Some people see James Wesley Rawles as an anachronism, others as a prophet. Perhaps he’s both.
The enigmatic author lives somewhere in the Inland Northwest, which Rawles considers part of “the American Redoubt” – a phrase he coined to describe a five-state safe haven for libertarian-leaning Christians and Jews concerned about threats such as pandemics, financial chaos or a major power failure.
Rawles encourages self-sufficiency on his popular survivalblog.com website and in novels and how-to manuals. His latest book is “Tools for Survival: What you need to survive when you’re on your own” (Plumb Book, $18).
During a recent interview via Skype, Rawles discussed why being prepared is good for individuals, as well as society at large.
S-R: Where did you grow up?
Rawles: Livermore, California. My ancestors homesteaded in California in the 1850s.
S-R: What were your interests as a youngster?
Rawles: Hunting and fishing, primarily.
S-R: Did you have a favorite class in high school?
Rawles: Literature and honors English.
S-R: What career did you envision for yourself?
Rawles: I’d originally hoped to be an Air Force officer, like my father. But because of my vision, I knew I could never be a pilot. So I opted for ROTC at San Jose State University and became an Army officer.
S-R: How long were you in the military?
Rawles: Six years. I resigned my commission the day Bill Clinton was sworn into office.
S-R: Was the timing a coincidence?
Rawles: No. (laugh) I didn’t like the idea of him being my commander-in-chief.
S-R: What inspired you to write “Triple Ought” (later republished as “Patriots”) in 1991?
Rawles: That was more or less a message piece, encouraging people to prepare. My dad worked at what’s now called Lawrence Livermore National Laboratory, where they designed nuclear weapons, so I grew up in a community that was very conscious of the nuclear threat.
S-R: Do you still consider it a major threat?
Rawles: Yes. Although stockpiles have been reduced, the number of countries that control nuclear weapons is proliferating, and the threat of terrorists using a nuclear weapon increases every year.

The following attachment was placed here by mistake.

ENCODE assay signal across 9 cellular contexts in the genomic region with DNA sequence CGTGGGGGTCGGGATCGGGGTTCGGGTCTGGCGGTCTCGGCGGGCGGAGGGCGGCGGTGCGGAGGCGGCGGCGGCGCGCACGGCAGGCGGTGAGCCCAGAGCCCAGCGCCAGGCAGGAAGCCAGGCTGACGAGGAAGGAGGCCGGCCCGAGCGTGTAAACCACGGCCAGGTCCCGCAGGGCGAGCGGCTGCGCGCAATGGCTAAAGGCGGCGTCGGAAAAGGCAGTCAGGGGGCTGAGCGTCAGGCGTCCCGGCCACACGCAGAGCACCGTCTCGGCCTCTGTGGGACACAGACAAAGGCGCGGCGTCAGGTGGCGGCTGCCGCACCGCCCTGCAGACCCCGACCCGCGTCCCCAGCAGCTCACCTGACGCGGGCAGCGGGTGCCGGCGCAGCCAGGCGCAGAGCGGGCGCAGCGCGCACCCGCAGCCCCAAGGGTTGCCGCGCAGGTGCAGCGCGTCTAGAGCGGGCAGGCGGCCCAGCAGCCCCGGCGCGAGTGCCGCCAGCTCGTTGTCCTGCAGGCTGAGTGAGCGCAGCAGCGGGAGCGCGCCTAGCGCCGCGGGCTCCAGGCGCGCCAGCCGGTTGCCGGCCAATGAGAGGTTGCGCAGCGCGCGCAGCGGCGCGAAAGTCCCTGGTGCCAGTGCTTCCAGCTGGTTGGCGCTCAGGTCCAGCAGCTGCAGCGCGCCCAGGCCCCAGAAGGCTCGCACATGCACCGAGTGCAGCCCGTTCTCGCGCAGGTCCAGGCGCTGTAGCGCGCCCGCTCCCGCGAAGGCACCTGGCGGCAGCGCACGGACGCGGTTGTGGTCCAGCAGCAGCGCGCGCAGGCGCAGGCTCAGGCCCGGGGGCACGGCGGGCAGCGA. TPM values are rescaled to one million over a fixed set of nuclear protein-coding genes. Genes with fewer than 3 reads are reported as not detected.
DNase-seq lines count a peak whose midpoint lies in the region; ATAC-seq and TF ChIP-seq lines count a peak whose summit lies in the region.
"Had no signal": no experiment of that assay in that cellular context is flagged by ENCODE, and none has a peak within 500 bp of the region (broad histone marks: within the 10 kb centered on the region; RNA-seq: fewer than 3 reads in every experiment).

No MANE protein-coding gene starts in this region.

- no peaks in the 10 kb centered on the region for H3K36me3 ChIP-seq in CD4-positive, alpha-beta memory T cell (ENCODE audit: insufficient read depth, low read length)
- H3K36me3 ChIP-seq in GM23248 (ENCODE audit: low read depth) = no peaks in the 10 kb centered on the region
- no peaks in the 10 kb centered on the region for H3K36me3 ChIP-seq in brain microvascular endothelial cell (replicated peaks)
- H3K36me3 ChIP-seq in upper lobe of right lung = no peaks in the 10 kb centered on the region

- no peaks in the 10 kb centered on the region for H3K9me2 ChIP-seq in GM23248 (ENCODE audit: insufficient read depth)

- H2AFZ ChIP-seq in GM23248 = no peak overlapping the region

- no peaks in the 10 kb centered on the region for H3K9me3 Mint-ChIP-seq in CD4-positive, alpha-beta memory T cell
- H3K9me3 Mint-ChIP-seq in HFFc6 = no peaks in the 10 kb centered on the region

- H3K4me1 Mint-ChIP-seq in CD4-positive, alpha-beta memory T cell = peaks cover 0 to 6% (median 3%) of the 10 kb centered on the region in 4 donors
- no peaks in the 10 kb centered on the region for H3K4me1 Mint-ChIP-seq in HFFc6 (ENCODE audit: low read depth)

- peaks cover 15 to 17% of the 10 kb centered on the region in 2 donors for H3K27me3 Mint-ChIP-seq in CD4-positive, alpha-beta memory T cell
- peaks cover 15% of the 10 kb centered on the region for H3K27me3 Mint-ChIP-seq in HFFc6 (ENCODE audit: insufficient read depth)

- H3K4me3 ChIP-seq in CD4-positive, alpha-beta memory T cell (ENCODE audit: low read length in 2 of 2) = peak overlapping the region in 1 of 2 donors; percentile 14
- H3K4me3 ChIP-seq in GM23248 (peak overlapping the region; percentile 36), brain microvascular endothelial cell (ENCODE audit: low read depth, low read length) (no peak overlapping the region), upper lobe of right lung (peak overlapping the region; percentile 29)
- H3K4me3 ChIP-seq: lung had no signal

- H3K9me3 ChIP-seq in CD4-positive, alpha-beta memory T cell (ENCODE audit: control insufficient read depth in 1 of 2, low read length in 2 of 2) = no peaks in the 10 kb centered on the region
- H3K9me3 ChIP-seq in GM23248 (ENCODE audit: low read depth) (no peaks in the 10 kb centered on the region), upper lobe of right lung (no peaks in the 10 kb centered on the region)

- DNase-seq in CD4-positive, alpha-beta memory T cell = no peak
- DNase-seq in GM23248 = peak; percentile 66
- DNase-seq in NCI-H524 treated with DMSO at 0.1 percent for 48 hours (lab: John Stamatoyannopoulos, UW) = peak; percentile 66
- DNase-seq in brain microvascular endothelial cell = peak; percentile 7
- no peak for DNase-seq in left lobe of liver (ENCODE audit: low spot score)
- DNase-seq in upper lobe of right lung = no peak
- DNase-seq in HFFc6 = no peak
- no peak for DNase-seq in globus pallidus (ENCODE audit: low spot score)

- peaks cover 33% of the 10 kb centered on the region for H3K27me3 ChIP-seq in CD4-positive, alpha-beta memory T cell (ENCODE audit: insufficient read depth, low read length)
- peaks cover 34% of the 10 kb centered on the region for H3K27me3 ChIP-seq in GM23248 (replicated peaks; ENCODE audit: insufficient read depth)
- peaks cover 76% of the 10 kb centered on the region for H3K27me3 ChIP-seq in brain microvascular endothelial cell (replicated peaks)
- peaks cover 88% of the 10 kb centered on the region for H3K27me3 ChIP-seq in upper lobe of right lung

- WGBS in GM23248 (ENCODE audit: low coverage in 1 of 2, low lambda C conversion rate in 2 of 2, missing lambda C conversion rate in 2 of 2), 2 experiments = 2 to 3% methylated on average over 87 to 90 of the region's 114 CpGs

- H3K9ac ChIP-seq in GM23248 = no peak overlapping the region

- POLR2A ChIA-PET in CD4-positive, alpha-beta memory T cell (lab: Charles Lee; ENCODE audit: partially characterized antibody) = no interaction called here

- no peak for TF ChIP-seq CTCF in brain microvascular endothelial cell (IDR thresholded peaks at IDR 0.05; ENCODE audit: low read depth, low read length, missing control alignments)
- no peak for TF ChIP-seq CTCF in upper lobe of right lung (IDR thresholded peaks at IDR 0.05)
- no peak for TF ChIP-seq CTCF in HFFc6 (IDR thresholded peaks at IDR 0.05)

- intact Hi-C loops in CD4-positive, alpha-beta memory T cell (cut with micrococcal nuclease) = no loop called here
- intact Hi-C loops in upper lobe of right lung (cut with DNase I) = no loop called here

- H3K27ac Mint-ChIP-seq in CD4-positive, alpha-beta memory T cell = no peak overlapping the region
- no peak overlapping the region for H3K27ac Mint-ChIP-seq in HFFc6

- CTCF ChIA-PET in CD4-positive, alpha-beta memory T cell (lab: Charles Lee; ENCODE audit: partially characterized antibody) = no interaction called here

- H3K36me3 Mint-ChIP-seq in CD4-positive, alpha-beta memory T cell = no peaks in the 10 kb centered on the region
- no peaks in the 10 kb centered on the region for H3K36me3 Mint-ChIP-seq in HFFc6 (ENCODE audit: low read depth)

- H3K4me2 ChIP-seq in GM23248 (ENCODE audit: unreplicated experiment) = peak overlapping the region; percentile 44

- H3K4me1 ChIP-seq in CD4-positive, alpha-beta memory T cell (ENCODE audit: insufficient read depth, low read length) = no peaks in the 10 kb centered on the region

S-R: What was the reaction to your first novel?
Rawles: It was very well received. I released it as shareware in the early days of the Internet, when military contractors were the main people online. Yet more than 80,000 people downloaded the novel before I eventually picked up a publisher in 1998.
S-R: When did your passion become your career?
Rawles: My full-time job as a technical writer paid the bills until 2006, soon after I launched survivalblog. That’s when I was able to devote myself full time to writing.
S-R: How has your business evolved?
Rawles: It’s grown enough to provide me with a pretty decent living, especially considering I live a very low-cost lifestyle. I cut my own firewood. We have a huge garden. We hunt. We fish. We raise livestock. And because I write at home, I don’t have commuting expenses.
S-R: What affects blog traffic?
Rawles: Interest in survival issues is countercyclical – when people start getting nervous about the economy is when they start thinking about preparedness. Also, every time there’s a major disaster, such as (the tsunami that struck) Fukushima or a geopolitical crisis, we see a huge increase in traffic. I launched the blog in August 2005, just before Hurricane Katrina, and that definitely helped get it in high gear.